India is home to the highest number of YouTube viewers in the world. But the platform’s music ranking is not without flaws.

The following MBW feature comes from Amit Gurbaxani (inset photo), an India-based freelance music journalist and expert on the modern evolution of the country’s music industry.


India is home to the highest number of YouTube viewers in the world. The video streaming service’s reported base of more than 450 million monthly active users in the country dwarfs the country’s customers on audio OTTs, which total around 200 million.

This arguably makes YouTube the platform that offers the best representation of pan-Indian popularity. Its weekly charts are therefore a snapshot of the music that Indians listen to the most.

Except that tracking Indian music videos has proven particularly problematic for YouTube.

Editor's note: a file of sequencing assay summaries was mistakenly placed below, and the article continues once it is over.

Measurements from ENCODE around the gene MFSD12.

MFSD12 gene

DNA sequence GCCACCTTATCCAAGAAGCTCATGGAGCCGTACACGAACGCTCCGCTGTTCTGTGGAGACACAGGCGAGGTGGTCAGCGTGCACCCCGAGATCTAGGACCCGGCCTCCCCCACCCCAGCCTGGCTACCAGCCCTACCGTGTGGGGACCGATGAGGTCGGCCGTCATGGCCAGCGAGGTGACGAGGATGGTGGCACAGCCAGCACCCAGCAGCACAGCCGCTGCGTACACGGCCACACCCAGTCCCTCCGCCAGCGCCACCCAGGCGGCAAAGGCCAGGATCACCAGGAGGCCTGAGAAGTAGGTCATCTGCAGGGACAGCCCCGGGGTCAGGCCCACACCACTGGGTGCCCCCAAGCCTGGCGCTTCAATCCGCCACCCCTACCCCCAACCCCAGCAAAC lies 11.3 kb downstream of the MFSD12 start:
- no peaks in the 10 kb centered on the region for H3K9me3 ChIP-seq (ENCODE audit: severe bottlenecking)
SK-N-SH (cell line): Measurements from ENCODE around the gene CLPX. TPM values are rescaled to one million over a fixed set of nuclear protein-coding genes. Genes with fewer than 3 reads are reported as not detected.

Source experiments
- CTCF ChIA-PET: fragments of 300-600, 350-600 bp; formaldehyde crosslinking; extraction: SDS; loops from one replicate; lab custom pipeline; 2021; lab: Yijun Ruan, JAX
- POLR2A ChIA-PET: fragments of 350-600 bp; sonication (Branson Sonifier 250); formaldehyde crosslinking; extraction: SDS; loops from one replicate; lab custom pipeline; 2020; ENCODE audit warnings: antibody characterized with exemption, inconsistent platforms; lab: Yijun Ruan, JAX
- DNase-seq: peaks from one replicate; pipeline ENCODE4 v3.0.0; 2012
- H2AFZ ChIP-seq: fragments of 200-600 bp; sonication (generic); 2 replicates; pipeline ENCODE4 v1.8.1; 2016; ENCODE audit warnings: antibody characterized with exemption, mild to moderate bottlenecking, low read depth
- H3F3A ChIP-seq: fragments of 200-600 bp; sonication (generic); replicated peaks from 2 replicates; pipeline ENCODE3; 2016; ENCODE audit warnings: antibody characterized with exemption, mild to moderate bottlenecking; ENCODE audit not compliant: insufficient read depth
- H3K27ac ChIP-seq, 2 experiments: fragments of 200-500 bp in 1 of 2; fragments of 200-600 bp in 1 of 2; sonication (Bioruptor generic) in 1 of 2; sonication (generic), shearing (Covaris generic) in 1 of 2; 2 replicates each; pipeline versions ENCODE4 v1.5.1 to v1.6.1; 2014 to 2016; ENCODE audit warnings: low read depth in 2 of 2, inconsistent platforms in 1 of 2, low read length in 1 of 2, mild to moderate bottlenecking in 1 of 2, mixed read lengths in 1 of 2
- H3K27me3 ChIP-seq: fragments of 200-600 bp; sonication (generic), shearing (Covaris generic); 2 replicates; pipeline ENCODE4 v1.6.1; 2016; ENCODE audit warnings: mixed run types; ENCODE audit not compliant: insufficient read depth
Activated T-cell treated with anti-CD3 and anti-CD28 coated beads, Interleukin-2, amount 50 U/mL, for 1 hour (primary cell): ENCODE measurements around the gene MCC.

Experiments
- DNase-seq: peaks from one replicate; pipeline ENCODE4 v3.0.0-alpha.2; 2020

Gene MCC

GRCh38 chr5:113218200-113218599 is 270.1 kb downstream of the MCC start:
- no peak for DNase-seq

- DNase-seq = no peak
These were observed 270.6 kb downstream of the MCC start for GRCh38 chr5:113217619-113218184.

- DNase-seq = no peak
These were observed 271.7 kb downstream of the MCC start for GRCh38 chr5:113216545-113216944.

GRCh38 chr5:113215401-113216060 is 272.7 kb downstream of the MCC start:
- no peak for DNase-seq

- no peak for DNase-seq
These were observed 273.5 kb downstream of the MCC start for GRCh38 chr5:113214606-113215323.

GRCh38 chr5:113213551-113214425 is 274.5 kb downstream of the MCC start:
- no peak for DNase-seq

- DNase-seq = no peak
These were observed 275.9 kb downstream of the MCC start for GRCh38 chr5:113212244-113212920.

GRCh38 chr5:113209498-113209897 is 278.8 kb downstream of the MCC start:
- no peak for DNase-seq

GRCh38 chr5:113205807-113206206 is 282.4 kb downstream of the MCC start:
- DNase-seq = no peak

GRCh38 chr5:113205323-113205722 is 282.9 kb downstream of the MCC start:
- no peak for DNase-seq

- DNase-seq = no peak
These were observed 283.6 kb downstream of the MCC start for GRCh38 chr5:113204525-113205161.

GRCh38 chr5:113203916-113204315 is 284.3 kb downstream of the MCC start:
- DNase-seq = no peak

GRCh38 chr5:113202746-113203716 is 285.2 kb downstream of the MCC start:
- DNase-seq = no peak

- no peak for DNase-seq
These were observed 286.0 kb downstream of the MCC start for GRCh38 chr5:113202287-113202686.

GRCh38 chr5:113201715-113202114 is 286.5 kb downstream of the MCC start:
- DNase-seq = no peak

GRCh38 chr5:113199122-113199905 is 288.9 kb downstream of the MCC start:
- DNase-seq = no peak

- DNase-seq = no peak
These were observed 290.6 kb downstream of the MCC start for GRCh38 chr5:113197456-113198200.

Shortly after launching Charts for India in September 2019 – almost a year and a half after launching them in over 40 other countries – I interviewed Chris Clark, Chief Product Officer at Google, about the challenges of assembling graphics for a country with exceptional diversity. and a vibrant national music industry.

Although it is often mistakenly considered to be limited to Bollywood, in reality the overall listening share of Hindi movie songs has steadily declined over the last half-decade and while that of pop and Commercial Hindi music in other regional Indian languages ​​has increased.

It was something Clark and his team were aware of even three years ago.

“The more we dug into the Indian music market, the more I learned about regional music and music in different languages ​​and the possibility of Bollywood dominating,” he said.

“So we postponed the launch of the maps because we wanted to do a more bespoke version that included regional and language variations.”

So far, YouTube has done relatively well in covering India’s varied consumer base. But there are other challenges that have proven more difficult to overcome – such as ensuring that all music videos are considered when counting ratings and, somewhat unusually, that they are not then removed from the platform.